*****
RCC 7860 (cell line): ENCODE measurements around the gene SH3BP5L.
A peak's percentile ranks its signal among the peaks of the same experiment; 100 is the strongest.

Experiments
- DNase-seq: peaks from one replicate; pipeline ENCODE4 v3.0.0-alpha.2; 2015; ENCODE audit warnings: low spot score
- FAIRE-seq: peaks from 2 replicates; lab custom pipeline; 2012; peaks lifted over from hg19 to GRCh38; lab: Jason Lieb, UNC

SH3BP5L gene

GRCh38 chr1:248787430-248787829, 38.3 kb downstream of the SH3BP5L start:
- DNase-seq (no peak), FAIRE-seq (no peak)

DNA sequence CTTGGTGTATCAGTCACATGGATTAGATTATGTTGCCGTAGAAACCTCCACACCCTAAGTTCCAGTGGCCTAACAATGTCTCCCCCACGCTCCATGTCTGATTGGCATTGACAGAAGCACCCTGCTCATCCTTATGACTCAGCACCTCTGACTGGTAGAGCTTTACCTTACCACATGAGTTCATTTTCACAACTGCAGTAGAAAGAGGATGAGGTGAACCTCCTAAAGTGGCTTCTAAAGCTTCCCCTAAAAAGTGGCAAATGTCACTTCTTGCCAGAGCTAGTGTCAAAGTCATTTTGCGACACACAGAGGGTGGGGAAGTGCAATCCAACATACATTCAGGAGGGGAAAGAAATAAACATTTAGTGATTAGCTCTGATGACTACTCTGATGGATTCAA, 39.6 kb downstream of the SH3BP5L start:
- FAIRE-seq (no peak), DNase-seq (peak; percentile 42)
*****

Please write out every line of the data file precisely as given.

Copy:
RCC 7860 (cell line): ENCODE measurements around the gene SH3BP5L.
A peak's percentile ranks its signal among the peaks of the same experiment; 100 is the strongest.

Experiments
- DNase-seq: peaks from one replicate; pipeline ENCODE4 v3.0.0-alpha.2; 2015; ENCODE audit warnings: low spot score
- FAIRE-seq: peaks from 2 replicates; lab custom pipeline; 2012; peaks lifted over from hg19 to GRCh38; lab: Jason Lieb, UNC

SH3BP5L gene

GRCh38 chr1:248787430-248787829, 38.3 kb downstream of the SH3BP5L start:
- DNase-seq (no peak), FAIRE-seq (no peak)

DNA sequence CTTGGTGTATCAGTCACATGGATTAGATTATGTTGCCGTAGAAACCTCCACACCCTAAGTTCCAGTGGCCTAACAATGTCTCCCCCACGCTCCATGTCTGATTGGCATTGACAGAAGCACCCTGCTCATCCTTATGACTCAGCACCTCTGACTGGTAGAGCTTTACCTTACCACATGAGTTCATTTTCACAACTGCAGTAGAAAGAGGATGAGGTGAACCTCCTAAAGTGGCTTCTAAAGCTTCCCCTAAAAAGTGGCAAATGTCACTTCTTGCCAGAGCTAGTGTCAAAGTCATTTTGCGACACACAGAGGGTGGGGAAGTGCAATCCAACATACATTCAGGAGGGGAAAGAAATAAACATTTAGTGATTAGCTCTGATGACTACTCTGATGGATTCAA, 39.6 kb downstream of the SH3BP5L start:
- FAIRE-seq (no peak), DNase-seq (peak; percentile 42)